Thursday, September 11, 2014

Tween Scavenger Hunt in the Library!

We have been fortunate enough to partner with many groups in the library. One group, and adventure camp with 10-25 kids, visited the library each week to look around. They were planning a biking tour of scavenger hunts around town for one of their final projects, and wanted us in on the action.

I met with the group leaders a twice before hand, once with Brooke. They were undergraduate students trying so hard not to look like they were undergraduate students. They came in with ideas that were SO NOT doable, I left the first meeting with a bad taste in my mouth. I wonder how often this happens in libraries, that University students ("on behalf "of their universities, of course) come into the public library asking for a hell of a lot, and we take it as kind of an insult: What do they think we do all day? What kind of partnership IS this? But then I remembered: I was a 20-year-old education student once, too, and I remember what it was like to dream of all this stuff I could do with kids but it was like really, really, a lot, and dependent on lots of factors that I could not control, but I assumed I could do it all JUST AS SOON as I got that degree. THEN I would change the world. WITH KNOWLEDGE. And that's where these kids' heads were at. Needless to say, there were no rhyming verses, or archives work, or riddles they would need to ask multiple staff members for, or any other of their (very good, from an idealistic perspective) ideas. I asked for their input without promising anything. They actually had really good insight on how well their kids could read (pretty well, with one reluctant reader), what their favorite spots in the library were (00s and the graphic novels), where they were having trouble (finding good chapter books and the catalog). I ended up incorporating this into the hunt.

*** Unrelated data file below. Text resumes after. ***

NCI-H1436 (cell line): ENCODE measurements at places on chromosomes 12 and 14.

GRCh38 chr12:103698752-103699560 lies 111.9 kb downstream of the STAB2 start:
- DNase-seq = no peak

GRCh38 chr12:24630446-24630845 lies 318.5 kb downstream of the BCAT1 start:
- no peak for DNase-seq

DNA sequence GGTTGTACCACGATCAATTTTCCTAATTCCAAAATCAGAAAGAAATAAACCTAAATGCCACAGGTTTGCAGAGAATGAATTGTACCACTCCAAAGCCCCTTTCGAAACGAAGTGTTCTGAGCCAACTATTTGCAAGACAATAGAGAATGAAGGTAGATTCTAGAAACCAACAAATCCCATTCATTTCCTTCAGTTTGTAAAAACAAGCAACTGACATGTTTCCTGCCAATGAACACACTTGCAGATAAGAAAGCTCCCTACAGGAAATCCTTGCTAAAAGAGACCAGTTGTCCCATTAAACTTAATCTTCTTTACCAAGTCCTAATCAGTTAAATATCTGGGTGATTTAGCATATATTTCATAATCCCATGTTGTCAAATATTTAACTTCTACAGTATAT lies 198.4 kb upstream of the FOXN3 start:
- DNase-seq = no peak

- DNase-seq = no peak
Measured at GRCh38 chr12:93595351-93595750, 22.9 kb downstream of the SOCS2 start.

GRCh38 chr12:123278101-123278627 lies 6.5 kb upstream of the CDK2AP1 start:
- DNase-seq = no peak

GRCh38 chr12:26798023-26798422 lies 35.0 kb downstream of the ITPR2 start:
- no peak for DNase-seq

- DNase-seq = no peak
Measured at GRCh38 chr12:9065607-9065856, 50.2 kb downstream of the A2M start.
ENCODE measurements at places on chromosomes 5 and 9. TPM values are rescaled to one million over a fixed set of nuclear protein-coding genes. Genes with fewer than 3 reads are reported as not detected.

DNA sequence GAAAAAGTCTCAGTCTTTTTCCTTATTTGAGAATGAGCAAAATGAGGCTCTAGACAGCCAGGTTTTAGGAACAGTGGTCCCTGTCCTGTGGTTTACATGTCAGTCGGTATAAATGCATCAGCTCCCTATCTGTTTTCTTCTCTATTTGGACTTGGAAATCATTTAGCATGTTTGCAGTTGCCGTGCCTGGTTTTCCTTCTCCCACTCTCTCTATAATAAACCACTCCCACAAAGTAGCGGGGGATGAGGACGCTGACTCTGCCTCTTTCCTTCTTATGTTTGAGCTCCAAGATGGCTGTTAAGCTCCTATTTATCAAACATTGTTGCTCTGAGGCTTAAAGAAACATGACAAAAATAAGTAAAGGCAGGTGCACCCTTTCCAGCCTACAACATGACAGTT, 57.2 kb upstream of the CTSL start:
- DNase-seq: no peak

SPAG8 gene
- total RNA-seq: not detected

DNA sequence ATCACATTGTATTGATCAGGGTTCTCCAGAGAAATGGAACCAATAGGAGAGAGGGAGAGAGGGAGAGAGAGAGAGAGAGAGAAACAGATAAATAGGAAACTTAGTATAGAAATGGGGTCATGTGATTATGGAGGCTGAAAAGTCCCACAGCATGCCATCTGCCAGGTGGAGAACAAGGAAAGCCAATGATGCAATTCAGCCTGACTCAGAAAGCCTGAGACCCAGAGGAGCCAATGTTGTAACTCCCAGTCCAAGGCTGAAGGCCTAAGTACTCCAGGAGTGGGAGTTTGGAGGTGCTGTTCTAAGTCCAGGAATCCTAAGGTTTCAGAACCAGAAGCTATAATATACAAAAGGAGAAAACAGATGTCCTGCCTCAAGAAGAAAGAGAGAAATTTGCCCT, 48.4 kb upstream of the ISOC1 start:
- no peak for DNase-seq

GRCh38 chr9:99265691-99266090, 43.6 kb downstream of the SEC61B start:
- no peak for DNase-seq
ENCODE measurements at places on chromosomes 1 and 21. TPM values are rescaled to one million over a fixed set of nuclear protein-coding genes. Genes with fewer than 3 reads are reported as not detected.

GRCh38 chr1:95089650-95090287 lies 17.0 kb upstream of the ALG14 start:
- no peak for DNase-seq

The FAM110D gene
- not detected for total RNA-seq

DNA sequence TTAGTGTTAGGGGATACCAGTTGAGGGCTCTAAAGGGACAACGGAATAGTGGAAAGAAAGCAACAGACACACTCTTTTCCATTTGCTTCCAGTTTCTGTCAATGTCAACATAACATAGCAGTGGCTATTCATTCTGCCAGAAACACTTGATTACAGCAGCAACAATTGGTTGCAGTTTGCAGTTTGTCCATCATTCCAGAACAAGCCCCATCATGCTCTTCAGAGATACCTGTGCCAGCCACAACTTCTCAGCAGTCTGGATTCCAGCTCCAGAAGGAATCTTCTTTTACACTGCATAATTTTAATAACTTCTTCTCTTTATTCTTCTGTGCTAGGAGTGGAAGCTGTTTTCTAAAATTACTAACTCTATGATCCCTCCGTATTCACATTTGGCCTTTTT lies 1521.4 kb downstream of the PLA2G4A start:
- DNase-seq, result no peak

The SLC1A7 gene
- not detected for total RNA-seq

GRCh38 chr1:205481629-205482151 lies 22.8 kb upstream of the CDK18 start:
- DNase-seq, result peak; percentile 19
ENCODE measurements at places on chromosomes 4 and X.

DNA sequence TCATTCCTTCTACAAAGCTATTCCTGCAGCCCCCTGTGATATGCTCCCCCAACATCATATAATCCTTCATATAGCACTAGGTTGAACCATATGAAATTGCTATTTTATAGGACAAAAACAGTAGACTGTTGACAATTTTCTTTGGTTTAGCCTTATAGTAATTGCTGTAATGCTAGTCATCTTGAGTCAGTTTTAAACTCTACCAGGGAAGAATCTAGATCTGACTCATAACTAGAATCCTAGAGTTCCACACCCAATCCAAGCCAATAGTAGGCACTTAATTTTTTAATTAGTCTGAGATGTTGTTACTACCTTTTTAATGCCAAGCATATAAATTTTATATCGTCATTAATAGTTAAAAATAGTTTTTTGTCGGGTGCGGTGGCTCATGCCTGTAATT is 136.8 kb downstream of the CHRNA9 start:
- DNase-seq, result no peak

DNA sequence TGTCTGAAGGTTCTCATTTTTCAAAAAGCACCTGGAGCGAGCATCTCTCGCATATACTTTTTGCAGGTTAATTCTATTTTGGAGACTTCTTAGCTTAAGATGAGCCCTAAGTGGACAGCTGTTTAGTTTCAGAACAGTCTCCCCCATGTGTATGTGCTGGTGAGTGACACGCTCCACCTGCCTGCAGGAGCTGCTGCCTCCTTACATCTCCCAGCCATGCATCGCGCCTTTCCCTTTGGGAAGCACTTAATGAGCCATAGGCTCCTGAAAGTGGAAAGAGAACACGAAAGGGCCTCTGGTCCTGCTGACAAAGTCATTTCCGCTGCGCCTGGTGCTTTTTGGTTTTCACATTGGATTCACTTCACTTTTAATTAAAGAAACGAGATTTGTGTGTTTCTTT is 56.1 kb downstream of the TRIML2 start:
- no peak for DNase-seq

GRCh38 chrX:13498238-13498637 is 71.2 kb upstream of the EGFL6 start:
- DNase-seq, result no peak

I wanted to make sure what we did was engaging for the kids as well as super-easy on the precarious sanity of a short-staffed summer (say that five time fast). And then, I remembered there are actually two episodes of Adventure Time that take place in a library. And with a GIF, an incredibly easy-to-make/engaging Tween Scavenger Hunt was born.

Wednesday, September 03, 2014

Summer Reading Game Cards!